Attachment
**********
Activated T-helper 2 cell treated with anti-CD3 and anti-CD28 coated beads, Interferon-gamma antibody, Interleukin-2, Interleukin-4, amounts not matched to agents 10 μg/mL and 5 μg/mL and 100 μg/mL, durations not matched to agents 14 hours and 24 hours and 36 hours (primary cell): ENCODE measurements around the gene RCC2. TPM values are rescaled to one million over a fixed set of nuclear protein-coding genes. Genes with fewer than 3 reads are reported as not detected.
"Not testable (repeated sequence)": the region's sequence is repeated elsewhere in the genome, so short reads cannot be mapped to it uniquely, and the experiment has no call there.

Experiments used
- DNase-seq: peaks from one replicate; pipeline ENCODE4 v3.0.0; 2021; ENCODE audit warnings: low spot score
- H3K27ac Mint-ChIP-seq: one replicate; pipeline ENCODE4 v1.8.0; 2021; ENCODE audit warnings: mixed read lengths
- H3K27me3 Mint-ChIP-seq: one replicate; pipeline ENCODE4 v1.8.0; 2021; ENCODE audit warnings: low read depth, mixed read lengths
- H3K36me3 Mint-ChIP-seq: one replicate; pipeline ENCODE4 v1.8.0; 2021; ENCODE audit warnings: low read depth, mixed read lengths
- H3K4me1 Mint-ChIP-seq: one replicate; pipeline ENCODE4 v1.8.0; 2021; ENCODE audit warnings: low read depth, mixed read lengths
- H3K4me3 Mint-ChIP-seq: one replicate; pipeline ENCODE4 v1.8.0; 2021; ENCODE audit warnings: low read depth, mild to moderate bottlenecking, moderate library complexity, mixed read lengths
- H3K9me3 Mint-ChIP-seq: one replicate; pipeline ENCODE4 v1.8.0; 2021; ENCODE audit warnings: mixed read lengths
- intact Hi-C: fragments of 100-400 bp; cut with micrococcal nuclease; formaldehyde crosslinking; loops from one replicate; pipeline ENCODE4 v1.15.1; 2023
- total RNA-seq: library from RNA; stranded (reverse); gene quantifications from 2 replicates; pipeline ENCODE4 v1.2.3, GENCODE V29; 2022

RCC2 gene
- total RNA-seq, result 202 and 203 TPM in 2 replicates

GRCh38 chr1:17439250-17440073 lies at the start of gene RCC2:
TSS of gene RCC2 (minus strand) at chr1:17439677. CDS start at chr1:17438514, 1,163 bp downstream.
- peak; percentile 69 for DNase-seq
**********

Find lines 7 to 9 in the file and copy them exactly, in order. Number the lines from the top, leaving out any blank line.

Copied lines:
- H3K36me3 Mint-ChIP-seq: one replicate; pipeline ENCODE4 v1.8.0; 2021; ENCODE audit warnings: low read depth, mixed read lengths
- H3K4me1 Mint-ChIP-seq: one replicate; pipeline ENCODE4 v1.8.0; 2021; ENCODE audit warnings: low read depth, mixed read lengths
- H3K4me3 Mint-ChIP-seq: one replicate; pipeline ENCODE4 v1.8.0; 2021; ENCODE audit warnings: low read depth, mild to moderate bottlenecking, moderate library complexity, mixed read lengths